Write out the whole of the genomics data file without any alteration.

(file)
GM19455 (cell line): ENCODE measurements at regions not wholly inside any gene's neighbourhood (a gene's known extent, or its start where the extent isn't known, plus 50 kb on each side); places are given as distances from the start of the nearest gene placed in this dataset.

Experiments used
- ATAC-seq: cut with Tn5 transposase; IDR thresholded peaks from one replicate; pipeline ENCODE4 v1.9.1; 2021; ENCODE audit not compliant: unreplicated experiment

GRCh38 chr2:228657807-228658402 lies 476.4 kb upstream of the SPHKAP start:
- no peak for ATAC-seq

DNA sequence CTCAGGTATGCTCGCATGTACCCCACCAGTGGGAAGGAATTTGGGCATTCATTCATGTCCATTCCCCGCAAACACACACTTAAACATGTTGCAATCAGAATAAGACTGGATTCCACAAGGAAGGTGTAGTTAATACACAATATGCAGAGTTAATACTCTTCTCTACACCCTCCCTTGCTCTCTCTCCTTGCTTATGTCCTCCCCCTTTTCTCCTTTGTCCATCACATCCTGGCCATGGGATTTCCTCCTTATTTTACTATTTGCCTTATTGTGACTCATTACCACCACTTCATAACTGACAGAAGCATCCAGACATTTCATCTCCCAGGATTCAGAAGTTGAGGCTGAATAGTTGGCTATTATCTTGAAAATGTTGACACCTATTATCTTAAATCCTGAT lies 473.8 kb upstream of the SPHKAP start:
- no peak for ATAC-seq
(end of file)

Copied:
GM19455 (cell line): ENCODE measurements at regions not wholly inside any gene's neighbourhood (a gene's known extent, or its start where the extent isn't known, plus 50 kb on each side); places are given as distances from the start of the nearest gene placed in this dataset.

Experiments used
- ATAC-seq: cut with Tn5 transposase; IDR thresholded peaks from one replicate; pipeline ENCODE4 v1.9.1; 2021; ENCODE audit not compliant: unreplicated experiment

GRCh38 chr2:228657807-228658402 lies 476.4 kb upstream of the SPHKAP start:
- no peak for ATAC-seq

DNA sequence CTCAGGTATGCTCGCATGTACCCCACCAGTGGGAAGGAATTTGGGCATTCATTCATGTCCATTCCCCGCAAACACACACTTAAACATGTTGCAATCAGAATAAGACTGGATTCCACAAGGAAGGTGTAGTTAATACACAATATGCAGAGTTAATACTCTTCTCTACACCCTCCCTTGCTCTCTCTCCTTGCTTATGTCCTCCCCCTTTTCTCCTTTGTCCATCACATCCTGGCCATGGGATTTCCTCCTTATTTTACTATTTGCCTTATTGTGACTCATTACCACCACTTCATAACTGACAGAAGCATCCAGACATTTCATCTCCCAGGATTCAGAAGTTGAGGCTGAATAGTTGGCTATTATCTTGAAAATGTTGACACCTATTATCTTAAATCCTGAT lies 473.8 kb upstream of the SPHKAP start:
- no peak for ATAC-seq